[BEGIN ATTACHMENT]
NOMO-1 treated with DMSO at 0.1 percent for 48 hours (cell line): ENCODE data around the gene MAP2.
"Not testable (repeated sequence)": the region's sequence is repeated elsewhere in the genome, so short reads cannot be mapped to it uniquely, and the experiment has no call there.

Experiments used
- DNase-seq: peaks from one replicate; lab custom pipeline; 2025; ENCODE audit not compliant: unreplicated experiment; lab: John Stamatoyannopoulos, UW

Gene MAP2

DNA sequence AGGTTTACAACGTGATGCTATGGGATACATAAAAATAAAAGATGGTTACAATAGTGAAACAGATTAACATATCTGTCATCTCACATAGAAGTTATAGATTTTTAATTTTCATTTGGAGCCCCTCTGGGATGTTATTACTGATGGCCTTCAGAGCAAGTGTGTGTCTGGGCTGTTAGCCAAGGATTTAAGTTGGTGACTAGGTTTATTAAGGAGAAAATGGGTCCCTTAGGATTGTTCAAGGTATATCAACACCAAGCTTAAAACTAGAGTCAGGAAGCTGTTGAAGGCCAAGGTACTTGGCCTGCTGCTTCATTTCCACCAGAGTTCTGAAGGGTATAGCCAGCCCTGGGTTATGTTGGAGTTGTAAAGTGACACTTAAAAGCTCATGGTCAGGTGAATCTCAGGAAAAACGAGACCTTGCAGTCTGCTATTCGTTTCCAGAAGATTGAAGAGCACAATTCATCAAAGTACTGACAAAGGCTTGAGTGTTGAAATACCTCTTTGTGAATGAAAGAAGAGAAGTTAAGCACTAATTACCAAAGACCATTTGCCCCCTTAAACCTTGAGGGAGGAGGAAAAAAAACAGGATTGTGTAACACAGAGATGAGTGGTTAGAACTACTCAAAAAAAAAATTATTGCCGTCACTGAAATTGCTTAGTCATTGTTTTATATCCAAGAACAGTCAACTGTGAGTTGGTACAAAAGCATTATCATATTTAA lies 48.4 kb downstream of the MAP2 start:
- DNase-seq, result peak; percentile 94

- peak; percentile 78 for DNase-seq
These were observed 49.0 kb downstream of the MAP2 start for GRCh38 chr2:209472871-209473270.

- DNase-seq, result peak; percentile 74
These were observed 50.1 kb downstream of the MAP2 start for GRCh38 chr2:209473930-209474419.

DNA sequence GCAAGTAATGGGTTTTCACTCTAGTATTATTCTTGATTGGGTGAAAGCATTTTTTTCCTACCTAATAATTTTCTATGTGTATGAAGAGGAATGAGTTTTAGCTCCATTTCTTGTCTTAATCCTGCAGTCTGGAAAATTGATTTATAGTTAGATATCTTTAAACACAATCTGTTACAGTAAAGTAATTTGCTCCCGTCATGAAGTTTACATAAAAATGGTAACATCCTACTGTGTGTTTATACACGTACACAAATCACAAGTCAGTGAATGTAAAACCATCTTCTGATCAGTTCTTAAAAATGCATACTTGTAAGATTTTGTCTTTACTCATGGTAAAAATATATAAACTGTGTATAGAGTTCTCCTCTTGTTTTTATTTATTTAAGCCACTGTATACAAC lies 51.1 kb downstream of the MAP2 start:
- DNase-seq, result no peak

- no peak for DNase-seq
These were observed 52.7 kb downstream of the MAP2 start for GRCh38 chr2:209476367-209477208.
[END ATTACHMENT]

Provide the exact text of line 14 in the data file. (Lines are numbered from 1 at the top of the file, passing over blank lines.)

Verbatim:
- no peak for DNase-seq